Military Wiki
James D. Monihon
12th and 16th Mayor of Phoenix

In office
1894 – May 11, 1895[1]
Preceded by P. J. Cole
Succeeded by R. L. Rosson

In office
June 4, 1896[2] – 1897
Preceded by Frank B. Moss
Succeeded by John C. Adams
Personal details
Born (1837-11-06)November 6, 1837
Oneida County, New York, US
Died September 2, 1904(1904-09-02) (aged 66)
Phoenix, Arizona Territory
Political party Republican
Spouse(s) Josie C. Linville (m. 1877)

James D. Monihon (November 6, 1837 – September 2, 1904) was an American businessman and politician. He was a signatory to the formation of the Salt River Valley Town Association, the first government of the area that became Phoenix, and later served on the board of supervisors and as mayor of Phoenix.

Early years, mining, military service[]

Monihon was born to James and Ann (Martin) Monaghan, Irish immigrants, in Oneida County, New York on November 6, 1837.[3]:236 When he was two, his family moved to St. Lawrence County where he grew up on a farm and attended local schools. Monihon joined the California Gold Rush in 1854, traveling by sea via the Isthmus of Panama.[4]:447 After reaching San Francisco, California, he became involved in placer mining often around Howland Flat, Sierra County until 1861.[3]:236

At the beginning of the Civil War, Monihon enlisted in Company F of the 1st California Infantry Regiment.[5] While in the military, he served throughout the area that composes modern day Arizona and New Mexico. As Chief of the Howitzer division he fired a celebratory salute in Tucson on July 4, 1862.[4]:447 Ten days later he saw action during the Battle of Apache Pass when his unit of 64 soldiers was attacked by over 450 Apache Indians led by chief Cochise.[3]:236[5]

Following the battle, his unit spent two months in Mesilla before being redeployed to Fort Craig.[3]:236 In late 1863, Monihon's unit was ordered to Fort Wingate. From there they continued to the Chino valley where they established Fort Whipple.[4]:448 Monihon served as Provost Sergeant at his new posting until his discharge at the end of the war.[5]

He remained in central Arizona, where he worked in mining again for several years[6] and ran a livery stable in Prescott. Much of his mining work was as engineer of the mill at the Big Bug mine.[6] In 1868, Monihon sold the livery business, the Plaza Feed and Livery Stable, to Gideon Brooke and Jacob Linn.[7]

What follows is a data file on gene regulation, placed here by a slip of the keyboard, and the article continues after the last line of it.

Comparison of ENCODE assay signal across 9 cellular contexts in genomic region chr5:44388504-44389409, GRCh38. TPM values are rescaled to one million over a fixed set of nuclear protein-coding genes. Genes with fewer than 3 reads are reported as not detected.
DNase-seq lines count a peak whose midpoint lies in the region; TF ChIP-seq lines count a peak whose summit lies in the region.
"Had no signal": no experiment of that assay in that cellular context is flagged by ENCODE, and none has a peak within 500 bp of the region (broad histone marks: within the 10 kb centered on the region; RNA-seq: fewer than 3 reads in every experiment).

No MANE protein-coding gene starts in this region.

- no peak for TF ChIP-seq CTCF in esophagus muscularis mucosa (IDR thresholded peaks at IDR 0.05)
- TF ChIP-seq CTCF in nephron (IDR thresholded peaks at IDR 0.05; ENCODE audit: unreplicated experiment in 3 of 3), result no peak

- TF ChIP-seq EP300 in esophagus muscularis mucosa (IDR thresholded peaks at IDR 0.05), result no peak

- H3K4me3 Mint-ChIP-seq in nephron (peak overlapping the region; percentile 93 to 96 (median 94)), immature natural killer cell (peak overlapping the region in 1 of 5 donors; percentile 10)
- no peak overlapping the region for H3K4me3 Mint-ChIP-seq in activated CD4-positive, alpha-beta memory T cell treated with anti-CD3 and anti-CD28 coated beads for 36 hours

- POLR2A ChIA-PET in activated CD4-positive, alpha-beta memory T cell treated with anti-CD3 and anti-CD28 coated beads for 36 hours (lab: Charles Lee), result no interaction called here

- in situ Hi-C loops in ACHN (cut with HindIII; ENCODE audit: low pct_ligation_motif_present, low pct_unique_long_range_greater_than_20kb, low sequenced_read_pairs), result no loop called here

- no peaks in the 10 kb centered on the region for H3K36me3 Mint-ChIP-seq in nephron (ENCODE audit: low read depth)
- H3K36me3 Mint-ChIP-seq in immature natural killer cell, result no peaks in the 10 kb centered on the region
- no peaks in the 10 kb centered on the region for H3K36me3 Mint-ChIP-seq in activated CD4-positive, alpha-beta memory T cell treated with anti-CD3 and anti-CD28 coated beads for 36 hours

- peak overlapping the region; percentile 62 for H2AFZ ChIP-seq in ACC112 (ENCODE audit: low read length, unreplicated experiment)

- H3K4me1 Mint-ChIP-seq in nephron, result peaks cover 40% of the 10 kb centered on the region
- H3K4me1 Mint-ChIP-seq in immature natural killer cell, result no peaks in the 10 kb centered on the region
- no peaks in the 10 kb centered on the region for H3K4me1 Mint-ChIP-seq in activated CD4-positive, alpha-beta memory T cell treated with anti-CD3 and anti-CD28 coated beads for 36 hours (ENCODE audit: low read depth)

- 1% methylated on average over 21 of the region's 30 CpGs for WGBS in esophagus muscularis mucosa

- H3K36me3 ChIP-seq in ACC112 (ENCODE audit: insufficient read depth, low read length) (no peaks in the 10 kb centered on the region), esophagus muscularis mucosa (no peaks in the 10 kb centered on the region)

George M. Willing tried to sell him half ownership in the fraudulent Peralta land grant for $250 in 1867. Willing suggested that the two of them could reap a sizable profit by selling nearby mines back to their owners. Monihon was incensed by the offer and rebuffed Willing who quickly left town.[8] Almost 30 years later, Monihon testified as a principal witness for the government about this in court after the fraud was exposed.[9] Monihon relocated to Wickenburg and in March 1869, opened the Wickenburg Feed and Sale Stable.[6]


The Monihon Building, as depicted in the 1892 Phoenix Directory

A year later, he was in Phoenix where he built what is claimed to be Phoenix's second house.[3]:239[7] He was one of the first builders in the area, using adobe techniques suited for the available materials.[10]

In 1870, he was a signatory to the formation of the Salt River Valley Town Association, the first government of the area that became Phoenix.[11] On January 17, 1871, he planted the first Cottonwood tree in the town.[12][7]

He partnered with Captain Hancock in 1871 to erect the first Maricopa County Courthouse which they rented to the county as the seat of the county government. The city's first public school was located there and the first District Court for Maricopa County held its initial session in the building which also acted as the civic center of the city. When the county moved out in 1875, the building was used as a Justice of the Peace office for many years.[7]

In May 1872, he built a barn and corral for the Starar Brothers, from which they ran the Phoenix Livery, Feed, and Sales Stables on the corner of Washington Street and First Avenue.[3]:239[6] Monihon was paid with a one-third ownership interest in the business. At some point, Monihon bought out his partners and became sole owner.[10][6] He operated the business for ten years.[3]:239[6][lower-alpha 1]

He was on the board of supervisors in 1874,[3]:239 and was nominated to run in the first mayoral election as the Republican candidate after Phoenix was incorporated in 1881.[11] He lost by seven votes[3]:239[lower-alpha 2] but was elected councilman the next year.[5]

He left Phoenix for a period of six years but returned from the east in 1889 and became chairman of the board of directors of the Insane Asylum of Phoenix which had opened two years earlier.[3]:239[lower-alpha 3]

The next year, he built a large building on part of the stable grounds. The Monihon building was at the time considered "the finest edifice in Arizona".[3]:239 It was torn down in the mid-1930s.[12]